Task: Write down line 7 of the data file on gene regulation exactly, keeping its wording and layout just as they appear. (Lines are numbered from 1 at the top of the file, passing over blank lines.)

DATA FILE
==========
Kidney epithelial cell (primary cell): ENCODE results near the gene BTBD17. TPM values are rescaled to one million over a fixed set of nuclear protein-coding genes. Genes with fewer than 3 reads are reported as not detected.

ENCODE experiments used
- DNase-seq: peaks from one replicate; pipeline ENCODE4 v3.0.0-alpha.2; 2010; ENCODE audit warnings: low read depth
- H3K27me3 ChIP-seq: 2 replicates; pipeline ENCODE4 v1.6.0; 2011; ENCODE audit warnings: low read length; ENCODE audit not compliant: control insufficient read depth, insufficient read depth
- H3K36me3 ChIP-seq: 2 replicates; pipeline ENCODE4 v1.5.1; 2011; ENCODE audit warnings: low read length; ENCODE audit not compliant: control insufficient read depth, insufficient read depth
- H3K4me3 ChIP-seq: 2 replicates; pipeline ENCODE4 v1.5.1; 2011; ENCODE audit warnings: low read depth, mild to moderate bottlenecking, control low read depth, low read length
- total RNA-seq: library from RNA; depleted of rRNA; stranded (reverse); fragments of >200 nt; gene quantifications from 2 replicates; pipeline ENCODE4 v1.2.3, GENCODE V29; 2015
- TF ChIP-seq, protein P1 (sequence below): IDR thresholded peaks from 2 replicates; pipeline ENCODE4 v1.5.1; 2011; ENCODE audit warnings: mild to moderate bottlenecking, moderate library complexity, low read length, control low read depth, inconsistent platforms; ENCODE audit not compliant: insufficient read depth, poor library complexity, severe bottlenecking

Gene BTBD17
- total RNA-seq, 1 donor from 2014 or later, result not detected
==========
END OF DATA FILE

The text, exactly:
- total RNA-seq: library from RNA; depleted of rRNA; stranded (reverse); fragments of >200 nt; gene quantifications from 2 replicates; pipeline ENCODE4 v1.2.3, GENCODE V29; 2015